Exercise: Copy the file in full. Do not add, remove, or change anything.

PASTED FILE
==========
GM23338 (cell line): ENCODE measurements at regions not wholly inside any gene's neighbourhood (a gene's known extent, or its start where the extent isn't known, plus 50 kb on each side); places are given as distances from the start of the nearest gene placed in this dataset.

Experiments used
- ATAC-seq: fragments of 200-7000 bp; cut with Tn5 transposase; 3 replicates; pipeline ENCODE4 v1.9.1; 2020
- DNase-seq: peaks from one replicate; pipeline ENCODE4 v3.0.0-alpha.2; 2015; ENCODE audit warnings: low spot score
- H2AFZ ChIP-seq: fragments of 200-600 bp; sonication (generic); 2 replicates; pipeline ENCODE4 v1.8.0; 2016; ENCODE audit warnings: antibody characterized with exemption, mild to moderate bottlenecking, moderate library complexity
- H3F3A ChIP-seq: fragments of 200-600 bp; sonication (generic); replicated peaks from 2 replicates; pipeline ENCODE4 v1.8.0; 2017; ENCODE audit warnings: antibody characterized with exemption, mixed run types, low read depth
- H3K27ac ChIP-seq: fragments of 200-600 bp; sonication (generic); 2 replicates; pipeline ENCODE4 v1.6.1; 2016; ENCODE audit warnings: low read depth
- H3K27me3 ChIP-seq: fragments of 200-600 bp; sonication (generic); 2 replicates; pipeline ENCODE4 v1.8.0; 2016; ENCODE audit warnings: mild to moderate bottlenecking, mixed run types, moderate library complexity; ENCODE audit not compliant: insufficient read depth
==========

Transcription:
GM23338 (cell line): ENCODE measurements at regions not wholly inside any gene's neighbourhood (a gene's known extent, or its start where the extent isn't known, plus 50 kb on each side); places are given as distances from the start of the nearest gene placed in this dataset.

Experiments used
- ATAC-seq: fragments of 200-7000 bp; cut with Tn5 transposase; 3 replicates; pipeline ENCODE4 v1.9.1; 2020
- DNase-seq: peaks from one replicate; pipeline ENCODE4 v3.0.0-alpha.2; 2015; ENCODE audit warnings: low spot score
- H2AFZ ChIP-seq: fragments of 200-600 bp; sonication (generic); 2 replicates; pipeline ENCODE4 v1.8.0; 2016; ENCODE audit warnings: antibody characterized with exemption, mild to moderate bottlenecking, moderate library complexity
- H3F3A ChIP-seq: fragments of 200-600 bp; sonication (generic); replicated peaks from 2 replicates; pipeline ENCODE4 v1.8.0; 2017; ENCODE audit warnings: antibody characterized with exemption, mixed run types, low read depth
- H3K27ac ChIP-seq: fragments of 200-600 bp; sonication (generic); 2 replicates; pipeline ENCODE4 v1.6.1; 2016; ENCODE audit warnings: low read depth
- H3K27me3 ChIP-seq: fragments of 200-600 bp; sonication (generic); 2 replicates; pipeline ENCODE4 v1.8.0; 2016; ENCODE audit warnings: mild to moderate bottlenecking, mixed run types, moderate library complexity; ENCODE audit not compliant: insufficient read depth